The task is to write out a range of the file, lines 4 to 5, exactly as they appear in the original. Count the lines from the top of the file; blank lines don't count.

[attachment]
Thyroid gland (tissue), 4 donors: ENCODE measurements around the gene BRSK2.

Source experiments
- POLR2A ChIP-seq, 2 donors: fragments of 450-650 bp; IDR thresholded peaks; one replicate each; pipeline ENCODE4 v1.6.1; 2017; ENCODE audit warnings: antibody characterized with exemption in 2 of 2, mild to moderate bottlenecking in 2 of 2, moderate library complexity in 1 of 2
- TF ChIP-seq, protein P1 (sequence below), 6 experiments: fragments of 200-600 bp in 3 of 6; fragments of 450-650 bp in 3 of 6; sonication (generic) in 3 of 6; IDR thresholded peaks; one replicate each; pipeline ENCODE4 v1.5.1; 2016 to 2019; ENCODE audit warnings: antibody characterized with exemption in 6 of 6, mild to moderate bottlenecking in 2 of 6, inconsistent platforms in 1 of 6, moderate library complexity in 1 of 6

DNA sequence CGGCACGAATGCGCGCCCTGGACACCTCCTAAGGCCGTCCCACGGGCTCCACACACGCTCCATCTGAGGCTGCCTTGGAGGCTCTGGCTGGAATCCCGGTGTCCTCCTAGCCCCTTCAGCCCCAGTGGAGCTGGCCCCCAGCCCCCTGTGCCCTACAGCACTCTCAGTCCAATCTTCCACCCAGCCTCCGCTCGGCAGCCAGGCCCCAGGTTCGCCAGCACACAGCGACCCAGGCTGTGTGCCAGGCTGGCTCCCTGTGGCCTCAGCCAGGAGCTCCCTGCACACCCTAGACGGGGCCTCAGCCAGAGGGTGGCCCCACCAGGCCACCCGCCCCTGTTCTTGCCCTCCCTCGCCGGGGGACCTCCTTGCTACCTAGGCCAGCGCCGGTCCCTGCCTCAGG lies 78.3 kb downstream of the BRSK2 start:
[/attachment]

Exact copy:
- TF ChIP-seq, protein P1 (sequence below), 6 experiments: fragments of 200-600 bp in 3 of 6; fragments of 450-650 bp in 3 of 6; sonication (generic) in 3 of 6; IDR thresholded peaks; one replicate each; pipeline ENCODE4 v1.5.1; 2016 to 2019; ENCODE audit warnings: antibody characterized with exemption in 6 of 6, mild to moderate bottlenecking in 2 of 6, inconsistent platforms in 1 of 6, moderate library complexity in 1 of 6

DNA sequence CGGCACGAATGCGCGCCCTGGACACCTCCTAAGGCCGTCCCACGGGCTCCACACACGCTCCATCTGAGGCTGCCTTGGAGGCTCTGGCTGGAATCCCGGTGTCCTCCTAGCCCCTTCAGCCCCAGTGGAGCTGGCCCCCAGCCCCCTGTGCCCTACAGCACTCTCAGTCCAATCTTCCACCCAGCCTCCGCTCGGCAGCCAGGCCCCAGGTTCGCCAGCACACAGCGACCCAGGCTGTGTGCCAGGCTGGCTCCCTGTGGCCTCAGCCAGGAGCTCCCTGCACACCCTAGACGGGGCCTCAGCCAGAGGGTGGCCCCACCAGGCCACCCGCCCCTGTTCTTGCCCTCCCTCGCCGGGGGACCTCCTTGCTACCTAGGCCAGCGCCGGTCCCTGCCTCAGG lies 78.3 kb downstream of the BRSK2 start: